Rocky Mountain spotted fever. A clinical review based on 48 confirmed cases, 1943-1986.
We reviewed 48 cases of Rocky Mountain spotted fever seen between 1943 and 1986. The data provided a view of the diverse presentations and manifestations of this disease. Exposure to a rural environment or to dogs was the rule, and over two-thirds of patients specifically remembered tick exposure. Clinical presentation was highly variable. Although fever, headache, and rash were each common, only 62% had the complete triad. Neurological symptoms and signs were common in this series. Cerebrospinal fluid abnormalities, particularly leukocytosis, were the rule in those patients who underwent lumbar puncture. Neurologic sequelae occurred in several patients. Multiple other organ systems were involved at presentation or during the course of illness--gastrointestinal, cardiovascular, pulmonary, renal, muscular, hematologic. These manifestations could, and often did, confuse physicians seeing these patients initially. They further accounted for the diverse complications seen. Outcome was good in this series. Mortality rate was 2%, and most patients recovered without sequelae. However, morbidity during hospitalization was often severe. Even in an endemic area with high index of suspicion, the diagnosis of RMSF was often delayed, usually because of failure of the physician to consider this possibility at initial presentation. This series emphasizes the importance of considering RMSF in any febrile patient in an endemic area, regardless of "atypical" presentation or apparent lack of tick exposure.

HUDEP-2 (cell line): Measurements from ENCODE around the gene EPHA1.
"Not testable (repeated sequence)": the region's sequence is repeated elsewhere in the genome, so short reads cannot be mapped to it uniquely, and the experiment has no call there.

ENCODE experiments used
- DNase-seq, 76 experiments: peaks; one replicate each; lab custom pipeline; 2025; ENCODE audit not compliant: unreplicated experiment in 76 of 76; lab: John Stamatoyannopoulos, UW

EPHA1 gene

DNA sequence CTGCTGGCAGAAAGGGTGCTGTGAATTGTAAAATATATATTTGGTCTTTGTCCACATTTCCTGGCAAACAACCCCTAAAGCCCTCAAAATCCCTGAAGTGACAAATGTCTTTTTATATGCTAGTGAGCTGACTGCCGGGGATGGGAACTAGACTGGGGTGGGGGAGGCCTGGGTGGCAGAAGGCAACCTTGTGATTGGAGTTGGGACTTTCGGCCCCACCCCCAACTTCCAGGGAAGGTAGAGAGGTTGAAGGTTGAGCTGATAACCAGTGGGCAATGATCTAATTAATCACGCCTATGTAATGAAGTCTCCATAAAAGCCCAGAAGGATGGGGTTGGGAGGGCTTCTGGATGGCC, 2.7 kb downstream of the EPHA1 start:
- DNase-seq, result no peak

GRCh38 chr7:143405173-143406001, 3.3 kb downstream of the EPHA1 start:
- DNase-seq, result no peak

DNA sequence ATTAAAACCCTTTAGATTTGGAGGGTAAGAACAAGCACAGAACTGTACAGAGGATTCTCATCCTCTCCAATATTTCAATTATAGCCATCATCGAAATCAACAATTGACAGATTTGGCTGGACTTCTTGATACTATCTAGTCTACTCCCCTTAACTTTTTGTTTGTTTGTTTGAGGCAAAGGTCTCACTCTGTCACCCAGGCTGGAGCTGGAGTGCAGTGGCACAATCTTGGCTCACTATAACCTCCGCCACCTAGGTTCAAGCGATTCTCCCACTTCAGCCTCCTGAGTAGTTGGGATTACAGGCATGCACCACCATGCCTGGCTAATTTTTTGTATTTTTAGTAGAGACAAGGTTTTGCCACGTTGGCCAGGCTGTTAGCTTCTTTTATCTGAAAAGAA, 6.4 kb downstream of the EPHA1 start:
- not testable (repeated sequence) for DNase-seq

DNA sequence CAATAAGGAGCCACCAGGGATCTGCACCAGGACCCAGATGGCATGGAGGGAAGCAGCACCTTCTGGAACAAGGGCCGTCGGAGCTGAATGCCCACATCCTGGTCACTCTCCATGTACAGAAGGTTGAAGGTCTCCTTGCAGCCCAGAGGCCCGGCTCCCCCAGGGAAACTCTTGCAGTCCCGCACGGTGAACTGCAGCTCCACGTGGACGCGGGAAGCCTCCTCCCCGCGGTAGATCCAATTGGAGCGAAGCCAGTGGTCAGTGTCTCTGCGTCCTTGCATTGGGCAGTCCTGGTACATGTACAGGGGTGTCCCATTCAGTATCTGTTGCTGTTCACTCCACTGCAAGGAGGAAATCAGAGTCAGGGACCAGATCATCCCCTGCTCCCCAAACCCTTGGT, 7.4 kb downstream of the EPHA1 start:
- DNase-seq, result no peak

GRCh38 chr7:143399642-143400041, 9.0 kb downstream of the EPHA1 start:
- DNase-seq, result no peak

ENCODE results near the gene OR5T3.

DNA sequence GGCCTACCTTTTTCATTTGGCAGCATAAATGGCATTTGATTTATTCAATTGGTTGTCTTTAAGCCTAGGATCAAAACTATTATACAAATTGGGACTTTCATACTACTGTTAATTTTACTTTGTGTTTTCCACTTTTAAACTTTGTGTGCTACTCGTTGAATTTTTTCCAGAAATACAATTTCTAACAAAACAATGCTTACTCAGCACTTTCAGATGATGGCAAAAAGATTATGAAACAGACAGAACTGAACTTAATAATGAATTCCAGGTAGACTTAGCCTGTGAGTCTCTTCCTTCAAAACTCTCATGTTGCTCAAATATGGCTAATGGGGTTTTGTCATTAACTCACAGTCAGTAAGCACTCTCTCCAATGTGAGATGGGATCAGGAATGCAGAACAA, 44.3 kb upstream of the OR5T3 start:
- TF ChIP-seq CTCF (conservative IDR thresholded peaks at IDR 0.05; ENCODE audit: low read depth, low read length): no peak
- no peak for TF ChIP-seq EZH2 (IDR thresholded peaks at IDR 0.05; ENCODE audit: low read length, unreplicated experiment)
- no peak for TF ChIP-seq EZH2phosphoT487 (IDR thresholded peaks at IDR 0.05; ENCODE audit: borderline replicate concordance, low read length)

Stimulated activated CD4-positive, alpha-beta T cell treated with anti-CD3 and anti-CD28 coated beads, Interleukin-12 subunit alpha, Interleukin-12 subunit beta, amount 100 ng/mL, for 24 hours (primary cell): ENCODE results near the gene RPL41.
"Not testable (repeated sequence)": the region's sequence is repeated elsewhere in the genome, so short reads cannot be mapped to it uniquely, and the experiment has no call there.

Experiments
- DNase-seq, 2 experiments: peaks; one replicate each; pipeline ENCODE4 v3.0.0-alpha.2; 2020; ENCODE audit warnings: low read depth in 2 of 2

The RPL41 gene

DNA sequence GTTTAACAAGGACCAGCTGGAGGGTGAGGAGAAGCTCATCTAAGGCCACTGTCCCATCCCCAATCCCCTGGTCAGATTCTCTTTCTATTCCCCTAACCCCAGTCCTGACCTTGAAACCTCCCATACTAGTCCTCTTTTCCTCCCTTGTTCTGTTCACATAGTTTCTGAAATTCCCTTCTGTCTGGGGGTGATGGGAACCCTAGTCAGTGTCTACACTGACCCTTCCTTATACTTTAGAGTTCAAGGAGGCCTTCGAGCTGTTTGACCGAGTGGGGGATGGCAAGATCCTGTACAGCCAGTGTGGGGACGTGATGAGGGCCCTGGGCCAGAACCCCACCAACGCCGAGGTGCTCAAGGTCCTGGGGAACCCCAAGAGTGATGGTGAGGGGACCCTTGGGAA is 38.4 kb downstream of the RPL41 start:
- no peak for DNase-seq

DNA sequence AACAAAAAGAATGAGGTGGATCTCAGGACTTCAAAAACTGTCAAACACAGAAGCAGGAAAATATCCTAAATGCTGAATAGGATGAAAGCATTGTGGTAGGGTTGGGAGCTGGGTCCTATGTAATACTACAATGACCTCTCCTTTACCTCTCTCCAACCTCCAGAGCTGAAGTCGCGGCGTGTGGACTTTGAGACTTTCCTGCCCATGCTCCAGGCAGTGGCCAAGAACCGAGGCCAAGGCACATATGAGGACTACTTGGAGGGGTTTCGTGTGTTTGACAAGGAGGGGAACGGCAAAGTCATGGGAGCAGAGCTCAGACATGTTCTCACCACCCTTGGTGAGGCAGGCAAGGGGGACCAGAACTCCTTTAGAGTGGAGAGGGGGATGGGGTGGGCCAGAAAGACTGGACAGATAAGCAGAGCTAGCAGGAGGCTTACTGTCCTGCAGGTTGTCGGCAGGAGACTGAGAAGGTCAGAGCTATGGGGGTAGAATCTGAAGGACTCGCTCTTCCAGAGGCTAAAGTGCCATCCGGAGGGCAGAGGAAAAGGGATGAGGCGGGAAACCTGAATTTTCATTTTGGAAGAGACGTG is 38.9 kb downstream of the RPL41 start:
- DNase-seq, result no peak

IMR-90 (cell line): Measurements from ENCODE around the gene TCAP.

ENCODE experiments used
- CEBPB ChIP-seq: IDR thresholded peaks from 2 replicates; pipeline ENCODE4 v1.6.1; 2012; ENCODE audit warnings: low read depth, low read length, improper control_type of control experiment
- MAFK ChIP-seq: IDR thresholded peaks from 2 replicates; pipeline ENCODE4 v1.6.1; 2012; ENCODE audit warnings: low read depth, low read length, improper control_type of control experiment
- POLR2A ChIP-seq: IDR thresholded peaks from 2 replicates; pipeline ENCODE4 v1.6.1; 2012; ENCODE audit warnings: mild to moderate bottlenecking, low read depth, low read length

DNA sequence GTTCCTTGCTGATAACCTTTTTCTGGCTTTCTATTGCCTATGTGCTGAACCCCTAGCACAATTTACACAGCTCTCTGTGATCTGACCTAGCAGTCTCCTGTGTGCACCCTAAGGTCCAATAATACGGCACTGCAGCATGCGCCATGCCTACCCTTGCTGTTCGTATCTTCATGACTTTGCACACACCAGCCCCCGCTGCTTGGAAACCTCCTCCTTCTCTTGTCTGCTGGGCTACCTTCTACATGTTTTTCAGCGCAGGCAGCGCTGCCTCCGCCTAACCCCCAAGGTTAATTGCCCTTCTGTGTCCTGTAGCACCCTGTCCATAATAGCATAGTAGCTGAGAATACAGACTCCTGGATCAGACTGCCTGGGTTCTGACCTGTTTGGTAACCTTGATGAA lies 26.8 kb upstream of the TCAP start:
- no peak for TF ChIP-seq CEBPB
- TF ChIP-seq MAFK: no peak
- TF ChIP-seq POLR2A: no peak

Kirk, JL; Fine, DP; Sexton, DJ; Muchmore, HG
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